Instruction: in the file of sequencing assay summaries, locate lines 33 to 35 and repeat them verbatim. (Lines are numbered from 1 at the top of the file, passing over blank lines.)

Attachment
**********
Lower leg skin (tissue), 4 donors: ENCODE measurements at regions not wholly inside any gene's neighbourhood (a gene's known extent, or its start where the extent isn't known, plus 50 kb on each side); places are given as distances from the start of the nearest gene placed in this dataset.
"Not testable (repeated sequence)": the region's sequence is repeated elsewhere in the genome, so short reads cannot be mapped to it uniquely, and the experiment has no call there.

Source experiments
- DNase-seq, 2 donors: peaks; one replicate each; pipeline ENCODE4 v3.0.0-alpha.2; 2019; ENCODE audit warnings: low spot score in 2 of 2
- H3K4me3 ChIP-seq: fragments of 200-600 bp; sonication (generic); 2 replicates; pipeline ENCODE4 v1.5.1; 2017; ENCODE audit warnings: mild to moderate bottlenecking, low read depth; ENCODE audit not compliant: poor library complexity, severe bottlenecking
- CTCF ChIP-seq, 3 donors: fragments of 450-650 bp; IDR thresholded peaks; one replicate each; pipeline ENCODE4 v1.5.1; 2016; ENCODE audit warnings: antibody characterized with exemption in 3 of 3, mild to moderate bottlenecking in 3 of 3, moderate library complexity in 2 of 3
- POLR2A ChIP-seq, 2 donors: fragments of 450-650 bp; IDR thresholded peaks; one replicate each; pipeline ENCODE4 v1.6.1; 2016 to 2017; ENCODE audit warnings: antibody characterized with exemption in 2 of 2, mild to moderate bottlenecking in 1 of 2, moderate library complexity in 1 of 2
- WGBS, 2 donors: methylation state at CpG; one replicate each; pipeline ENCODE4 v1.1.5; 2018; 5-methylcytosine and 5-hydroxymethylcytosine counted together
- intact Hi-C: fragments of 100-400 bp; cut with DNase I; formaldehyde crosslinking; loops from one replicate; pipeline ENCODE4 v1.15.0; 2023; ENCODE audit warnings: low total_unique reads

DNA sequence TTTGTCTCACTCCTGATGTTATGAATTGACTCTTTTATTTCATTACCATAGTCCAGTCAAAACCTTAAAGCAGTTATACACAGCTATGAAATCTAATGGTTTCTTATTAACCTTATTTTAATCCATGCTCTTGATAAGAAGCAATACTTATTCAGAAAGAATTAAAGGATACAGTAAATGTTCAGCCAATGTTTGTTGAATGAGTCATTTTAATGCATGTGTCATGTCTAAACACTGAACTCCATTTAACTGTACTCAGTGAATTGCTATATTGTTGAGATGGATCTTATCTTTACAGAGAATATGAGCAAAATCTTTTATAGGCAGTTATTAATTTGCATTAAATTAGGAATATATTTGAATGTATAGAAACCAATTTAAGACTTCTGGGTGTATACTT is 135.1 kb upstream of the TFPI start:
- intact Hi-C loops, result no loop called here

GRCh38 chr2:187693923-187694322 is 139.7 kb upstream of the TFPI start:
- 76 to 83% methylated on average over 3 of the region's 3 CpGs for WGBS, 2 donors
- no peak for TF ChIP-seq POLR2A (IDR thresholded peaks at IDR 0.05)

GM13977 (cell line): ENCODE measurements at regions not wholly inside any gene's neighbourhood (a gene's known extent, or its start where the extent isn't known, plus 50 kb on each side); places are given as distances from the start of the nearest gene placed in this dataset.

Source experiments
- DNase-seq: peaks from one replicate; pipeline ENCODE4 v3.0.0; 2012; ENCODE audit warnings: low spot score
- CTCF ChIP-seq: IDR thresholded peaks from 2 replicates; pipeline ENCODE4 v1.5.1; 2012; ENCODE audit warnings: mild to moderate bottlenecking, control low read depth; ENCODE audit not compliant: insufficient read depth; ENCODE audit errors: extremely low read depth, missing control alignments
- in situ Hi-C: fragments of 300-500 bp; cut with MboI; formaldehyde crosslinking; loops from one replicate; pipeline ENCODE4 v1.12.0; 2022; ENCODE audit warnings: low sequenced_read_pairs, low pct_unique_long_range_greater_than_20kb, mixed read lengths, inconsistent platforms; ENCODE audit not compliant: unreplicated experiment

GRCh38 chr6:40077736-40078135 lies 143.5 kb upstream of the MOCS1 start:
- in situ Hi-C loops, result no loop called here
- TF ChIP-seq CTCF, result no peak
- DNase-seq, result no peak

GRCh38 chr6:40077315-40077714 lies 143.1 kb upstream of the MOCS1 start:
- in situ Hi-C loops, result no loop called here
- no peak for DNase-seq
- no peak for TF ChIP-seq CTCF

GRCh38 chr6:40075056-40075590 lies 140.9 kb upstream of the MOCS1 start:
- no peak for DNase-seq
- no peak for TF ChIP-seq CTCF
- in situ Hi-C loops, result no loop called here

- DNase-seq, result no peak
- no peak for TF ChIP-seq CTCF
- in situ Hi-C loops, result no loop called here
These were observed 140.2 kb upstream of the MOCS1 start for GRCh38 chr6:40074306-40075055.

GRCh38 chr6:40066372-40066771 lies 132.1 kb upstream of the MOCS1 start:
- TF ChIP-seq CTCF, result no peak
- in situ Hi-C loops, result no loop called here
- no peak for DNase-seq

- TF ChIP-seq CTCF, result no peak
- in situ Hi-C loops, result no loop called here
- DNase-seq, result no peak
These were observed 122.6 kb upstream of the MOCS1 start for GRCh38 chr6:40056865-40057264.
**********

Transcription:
- no peak for TF ChIP-seq CTCF
- in situ Hi-C loops, result no loop called here
These were observed 140.2 kb upstream of the MOCS1 start for GRCh38 chr6:40074306-40075055.